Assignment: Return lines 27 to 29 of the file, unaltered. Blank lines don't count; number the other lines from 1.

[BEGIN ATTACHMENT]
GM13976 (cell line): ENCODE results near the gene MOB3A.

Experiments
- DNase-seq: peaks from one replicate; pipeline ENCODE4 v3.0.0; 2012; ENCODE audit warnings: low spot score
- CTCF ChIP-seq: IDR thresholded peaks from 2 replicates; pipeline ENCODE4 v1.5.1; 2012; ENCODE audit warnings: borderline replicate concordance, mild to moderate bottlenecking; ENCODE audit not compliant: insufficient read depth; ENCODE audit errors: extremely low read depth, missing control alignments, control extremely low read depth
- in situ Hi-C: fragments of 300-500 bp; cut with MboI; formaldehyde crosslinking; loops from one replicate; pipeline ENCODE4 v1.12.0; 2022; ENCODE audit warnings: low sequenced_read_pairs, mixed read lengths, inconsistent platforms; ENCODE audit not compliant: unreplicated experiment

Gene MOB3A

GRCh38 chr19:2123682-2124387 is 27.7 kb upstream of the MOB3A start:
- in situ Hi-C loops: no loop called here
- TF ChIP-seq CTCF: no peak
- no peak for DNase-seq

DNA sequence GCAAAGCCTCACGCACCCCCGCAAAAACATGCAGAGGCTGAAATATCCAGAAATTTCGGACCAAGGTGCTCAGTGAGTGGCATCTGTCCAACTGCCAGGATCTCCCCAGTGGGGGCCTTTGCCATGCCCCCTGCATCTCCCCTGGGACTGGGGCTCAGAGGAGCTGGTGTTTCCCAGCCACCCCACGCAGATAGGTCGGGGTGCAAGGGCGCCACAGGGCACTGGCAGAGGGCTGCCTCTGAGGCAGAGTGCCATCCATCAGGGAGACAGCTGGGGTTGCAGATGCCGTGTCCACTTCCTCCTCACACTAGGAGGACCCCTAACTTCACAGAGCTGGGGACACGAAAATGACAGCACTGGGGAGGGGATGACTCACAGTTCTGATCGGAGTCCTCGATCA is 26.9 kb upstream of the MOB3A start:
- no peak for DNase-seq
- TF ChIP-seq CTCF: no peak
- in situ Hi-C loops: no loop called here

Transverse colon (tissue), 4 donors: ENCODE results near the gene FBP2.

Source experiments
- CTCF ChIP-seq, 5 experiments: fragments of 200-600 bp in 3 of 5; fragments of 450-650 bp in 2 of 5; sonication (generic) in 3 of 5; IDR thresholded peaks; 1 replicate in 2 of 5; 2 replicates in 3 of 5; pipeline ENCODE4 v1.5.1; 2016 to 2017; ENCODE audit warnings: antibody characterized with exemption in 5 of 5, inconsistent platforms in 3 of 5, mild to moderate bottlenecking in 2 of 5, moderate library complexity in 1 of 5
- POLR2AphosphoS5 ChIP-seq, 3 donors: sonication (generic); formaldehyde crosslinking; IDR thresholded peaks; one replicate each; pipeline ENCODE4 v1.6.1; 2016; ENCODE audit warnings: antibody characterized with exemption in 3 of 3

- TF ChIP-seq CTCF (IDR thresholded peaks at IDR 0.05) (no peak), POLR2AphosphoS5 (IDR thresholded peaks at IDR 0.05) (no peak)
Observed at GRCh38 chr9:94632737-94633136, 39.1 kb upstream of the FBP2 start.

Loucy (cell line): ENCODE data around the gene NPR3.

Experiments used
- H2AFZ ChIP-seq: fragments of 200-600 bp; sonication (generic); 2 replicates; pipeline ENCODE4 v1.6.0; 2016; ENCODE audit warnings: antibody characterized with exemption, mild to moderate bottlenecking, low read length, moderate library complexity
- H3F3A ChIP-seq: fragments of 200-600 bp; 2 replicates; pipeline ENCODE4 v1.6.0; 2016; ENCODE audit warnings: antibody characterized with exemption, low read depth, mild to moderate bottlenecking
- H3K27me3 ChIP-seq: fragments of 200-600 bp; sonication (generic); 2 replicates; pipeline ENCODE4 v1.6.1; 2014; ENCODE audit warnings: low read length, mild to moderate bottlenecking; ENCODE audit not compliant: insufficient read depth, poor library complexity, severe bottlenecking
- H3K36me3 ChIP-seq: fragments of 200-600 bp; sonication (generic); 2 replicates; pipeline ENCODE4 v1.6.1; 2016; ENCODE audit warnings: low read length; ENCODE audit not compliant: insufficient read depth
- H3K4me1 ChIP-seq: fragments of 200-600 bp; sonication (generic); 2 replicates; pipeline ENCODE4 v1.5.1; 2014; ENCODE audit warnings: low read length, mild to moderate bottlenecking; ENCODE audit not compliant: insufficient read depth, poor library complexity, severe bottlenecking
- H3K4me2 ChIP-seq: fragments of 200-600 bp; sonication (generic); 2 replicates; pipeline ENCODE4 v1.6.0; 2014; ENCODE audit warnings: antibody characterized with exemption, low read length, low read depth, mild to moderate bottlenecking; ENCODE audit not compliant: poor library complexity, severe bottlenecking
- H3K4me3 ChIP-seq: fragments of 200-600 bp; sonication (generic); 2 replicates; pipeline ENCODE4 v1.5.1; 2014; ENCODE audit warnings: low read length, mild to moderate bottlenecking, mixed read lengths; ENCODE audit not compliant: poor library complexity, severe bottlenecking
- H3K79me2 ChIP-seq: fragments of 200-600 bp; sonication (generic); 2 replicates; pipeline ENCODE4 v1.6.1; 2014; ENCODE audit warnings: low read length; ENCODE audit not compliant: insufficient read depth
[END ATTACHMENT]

- H3K4me1 ChIP-seq: fragments of 200-600 bp; sonication (generic); 2 replicates; pipeline ENCODE4 v1.5.1; 2014; ENCODE audit warnings: low read length, mild to moderate bottlenecking; ENCODE audit not compliant: insufficient read depth, poor library complexity, severe bottlenecking
- H3K4me2 ChIP-seq: fragments of 200-600 bp; sonication (generic); 2 replicates; pipeline ENCODE4 v1.6.0; 2014; ENCODE audit warnings: antibody characterized with exemption, low read length, low read depth, mild to moderate bottlenecking; ENCODE audit not compliant: poor library complexity, severe bottlenecking
- H3K4me3 ChIP-seq: fragments of 200-600 bp; sonication (generic); 2 replicates; pipeline ENCODE4 v1.5.1; 2014; ENCODE audit warnings: low read length, mild to moderate bottlenecking, mixed read lengths; ENCODE audit not compliant: poor library complexity, severe bottlenecking